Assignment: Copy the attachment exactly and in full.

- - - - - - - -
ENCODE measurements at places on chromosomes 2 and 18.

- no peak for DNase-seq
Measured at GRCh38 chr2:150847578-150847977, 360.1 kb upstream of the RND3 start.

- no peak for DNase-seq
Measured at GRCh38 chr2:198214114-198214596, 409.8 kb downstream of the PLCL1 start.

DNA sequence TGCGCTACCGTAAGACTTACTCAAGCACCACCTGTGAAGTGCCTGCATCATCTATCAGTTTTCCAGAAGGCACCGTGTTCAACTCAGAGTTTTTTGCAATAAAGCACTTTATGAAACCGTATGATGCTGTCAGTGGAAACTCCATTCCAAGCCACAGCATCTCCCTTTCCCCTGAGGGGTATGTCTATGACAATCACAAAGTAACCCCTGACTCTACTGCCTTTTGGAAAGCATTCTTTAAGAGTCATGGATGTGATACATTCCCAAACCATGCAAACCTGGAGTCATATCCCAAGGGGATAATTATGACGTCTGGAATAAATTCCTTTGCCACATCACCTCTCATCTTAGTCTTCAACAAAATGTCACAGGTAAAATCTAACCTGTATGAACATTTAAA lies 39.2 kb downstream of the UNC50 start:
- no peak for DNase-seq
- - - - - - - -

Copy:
ENCODE measurements at places on chromosomes 2 and 18.

- no peak for DNase-seq
Measured at GRCh38 chr2:150847578-150847977, 360.1 kb upstream of the RND3 start.

- no peak for DNase-seq
Measured at GRCh38 chr2:198214114-198214596, 409.8 kb downstream of the PLCL1 start.

DNA sequence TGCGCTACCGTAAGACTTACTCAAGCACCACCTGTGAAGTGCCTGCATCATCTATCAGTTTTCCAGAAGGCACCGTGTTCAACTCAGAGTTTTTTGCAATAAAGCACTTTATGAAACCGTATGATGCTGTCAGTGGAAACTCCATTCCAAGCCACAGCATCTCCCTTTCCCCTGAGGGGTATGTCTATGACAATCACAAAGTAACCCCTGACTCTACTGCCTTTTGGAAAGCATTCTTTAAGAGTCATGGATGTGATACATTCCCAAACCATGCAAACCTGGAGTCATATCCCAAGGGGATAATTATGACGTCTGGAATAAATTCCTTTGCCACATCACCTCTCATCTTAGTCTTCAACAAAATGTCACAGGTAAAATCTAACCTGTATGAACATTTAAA lies 39.2 kb downstream of the UNC50 start:
- no peak for DNase-seq